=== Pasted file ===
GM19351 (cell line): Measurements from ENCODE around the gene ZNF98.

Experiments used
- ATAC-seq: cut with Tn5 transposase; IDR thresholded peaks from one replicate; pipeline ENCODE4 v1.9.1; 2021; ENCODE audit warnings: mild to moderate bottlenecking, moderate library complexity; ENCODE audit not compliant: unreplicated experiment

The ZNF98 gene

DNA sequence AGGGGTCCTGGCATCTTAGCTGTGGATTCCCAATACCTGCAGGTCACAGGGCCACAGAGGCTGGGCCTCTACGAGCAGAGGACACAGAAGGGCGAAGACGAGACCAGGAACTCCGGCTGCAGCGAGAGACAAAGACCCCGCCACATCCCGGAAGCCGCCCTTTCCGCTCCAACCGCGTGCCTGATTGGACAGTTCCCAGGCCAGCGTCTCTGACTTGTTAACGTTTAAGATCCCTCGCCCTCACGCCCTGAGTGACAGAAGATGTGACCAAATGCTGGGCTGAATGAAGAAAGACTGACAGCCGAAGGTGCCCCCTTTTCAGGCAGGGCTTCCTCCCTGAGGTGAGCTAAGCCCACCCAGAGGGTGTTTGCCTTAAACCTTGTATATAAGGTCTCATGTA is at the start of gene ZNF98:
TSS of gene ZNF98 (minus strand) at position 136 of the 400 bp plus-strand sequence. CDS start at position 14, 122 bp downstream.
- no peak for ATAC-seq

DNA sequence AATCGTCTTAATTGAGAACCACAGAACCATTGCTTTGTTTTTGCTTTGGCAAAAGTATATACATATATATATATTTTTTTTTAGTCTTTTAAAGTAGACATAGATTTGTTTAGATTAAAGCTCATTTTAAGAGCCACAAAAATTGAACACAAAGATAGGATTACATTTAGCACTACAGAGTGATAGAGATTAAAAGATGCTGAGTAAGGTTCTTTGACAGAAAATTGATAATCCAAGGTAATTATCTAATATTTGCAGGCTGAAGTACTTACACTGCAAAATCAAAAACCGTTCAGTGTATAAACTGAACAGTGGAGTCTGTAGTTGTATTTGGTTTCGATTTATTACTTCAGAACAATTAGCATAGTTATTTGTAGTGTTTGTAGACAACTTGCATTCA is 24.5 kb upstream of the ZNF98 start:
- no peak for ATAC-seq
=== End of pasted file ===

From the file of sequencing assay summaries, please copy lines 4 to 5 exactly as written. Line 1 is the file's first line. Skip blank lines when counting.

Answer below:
The ZNF98 gene

DNA sequence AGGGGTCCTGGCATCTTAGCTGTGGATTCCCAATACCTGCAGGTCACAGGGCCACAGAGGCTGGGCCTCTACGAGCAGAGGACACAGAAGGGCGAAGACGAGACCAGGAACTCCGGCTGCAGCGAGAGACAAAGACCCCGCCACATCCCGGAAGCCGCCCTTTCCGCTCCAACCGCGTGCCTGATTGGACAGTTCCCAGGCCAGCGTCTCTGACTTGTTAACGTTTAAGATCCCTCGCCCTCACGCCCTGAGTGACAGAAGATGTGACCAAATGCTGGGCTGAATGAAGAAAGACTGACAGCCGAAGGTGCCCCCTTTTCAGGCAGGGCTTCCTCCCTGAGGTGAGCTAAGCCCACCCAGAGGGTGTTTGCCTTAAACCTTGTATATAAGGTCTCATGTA is at the start of gene ZNF98: